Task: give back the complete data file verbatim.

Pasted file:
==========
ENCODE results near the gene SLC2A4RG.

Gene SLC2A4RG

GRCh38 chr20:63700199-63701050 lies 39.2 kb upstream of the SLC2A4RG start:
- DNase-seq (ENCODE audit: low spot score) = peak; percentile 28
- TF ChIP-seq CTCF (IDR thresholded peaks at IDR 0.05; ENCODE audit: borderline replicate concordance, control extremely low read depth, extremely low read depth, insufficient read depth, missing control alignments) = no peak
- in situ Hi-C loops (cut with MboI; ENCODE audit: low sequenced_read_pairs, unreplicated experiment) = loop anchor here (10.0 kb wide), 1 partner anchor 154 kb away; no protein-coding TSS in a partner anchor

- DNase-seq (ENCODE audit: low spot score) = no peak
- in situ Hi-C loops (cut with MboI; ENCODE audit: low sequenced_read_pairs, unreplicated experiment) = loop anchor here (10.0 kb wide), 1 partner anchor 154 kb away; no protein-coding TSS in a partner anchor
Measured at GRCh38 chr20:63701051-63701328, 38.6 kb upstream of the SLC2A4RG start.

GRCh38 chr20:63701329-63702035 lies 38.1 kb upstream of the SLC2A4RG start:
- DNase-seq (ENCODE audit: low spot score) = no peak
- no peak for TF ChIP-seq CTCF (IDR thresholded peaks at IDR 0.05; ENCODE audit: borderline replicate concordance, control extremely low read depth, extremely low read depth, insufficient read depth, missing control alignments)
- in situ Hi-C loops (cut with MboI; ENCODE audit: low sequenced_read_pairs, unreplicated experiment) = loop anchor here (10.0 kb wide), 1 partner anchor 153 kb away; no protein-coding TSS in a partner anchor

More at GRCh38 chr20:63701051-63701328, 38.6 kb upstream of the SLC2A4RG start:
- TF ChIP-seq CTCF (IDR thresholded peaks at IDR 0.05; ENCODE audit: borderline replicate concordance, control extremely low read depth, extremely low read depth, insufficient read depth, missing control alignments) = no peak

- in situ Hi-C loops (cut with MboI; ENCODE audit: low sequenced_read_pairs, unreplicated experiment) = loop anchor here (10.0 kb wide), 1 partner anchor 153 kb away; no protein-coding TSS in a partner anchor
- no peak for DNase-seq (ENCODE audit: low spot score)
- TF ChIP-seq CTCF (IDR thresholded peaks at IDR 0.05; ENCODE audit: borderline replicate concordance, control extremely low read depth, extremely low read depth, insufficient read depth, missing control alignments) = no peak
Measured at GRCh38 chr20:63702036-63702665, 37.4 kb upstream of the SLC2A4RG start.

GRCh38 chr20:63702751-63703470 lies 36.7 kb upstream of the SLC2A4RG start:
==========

ENCODE results near the gene SLC2A4RG.

Gene SLC2A4RG

GRCh38 chr20:63700199-63701050 lies 39.2 kb upstream of the SLC2A4RG start:
- DNase-seq (ENCODE audit: low spot score) = peak; percentile 28
- TF ChIP-seq CTCF (IDR thresholded peaks at IDR 0.05; ENCODE audit: borderline replicate concordance, control extremely low read depth, extremely low read depth, insufficient read depth, missing control alignments) = no peak
- in situ Hi-C loops (cut with MboI; ENCODE audit: low sequenced_read_pairs, unreplicated experiment) = loop anchor here (10.0 kb wide), 1 partner anchor 154 kb away; no protein-coding TSS in a partner anchor

- DNase-seq (ENCODE audit: low spot score) = no peak
- in situ Hi-C loops (cut with MboI; ENCODE audit: low sequenced_read_pairs, unreplicated experiment) = loop anchor here (10.0 kb wide), 1 partner anchor 154 kb away; no protein-coding TSS in a partner anchor
Measured at GRCh38 chr20:63701051-63701328, 38.6 kb upstream of the SLC2A4RG start.

GRCh38 chr20:63701329-63702035 lies 38.1 kb upstream of the SLC2A4RG start:
- DNase-seq (ENCODE audit: low spot score) = no peak
- no peak for TF ChIP-seq CTCF (IDR thresholded peaks at IDR 0.05; ENCODE audit: borderline replicate concordance, control extremely low read depth, extremely low read depth, insufficient read depth, missing control alignments)
- in situ Hi-C loops (cut with MboI; ENCODE audit: low sequenced_read_pairs, unreplicated experiment) = loop anchor here (10.0 kb wide), 1 partner anchor 153 kb away; no protein-coding TSS in a partner anchor

More at GRCh38 chr20:63701051-63701328, 38.6 kb upstream of the SLC2A4RG start:
- TF ChIP-seq CTCF (IDR thresholded peaks at IDR 0.05; ENCODE audit: borderline replicate concordance, control extremely low read depth, extremely low read depth, insufficient read depth, missing control alignments) = no peak

- in situ Hi-C loops (cut with MboI; ENCODE audit: low sequenced_read_pairs, unreplicated experiment) = loop anchor here (10.0 kb wide), 1 partner anchor 153 kb away; no protein-coding TSS in a partner anchor
- no peak for DNase-seq (ENCODE audit: low spot score)
- TF ChIP-seq CTCF (IDR thresholded peaks at IDR 0.05; ENCODE audit: borderline replicate concordance, control extremely low read depth, extremely low read depth, insufficient read depth, missing control alignments) = no peak
Measured at GRCh38 chr20:63702036-63702665, 37.4 kb upstream of the SLC2A4RG start.

GRCh38 chr20:63702751-63703470 lies 36.7 kb upstream of the SLC2A4RG start: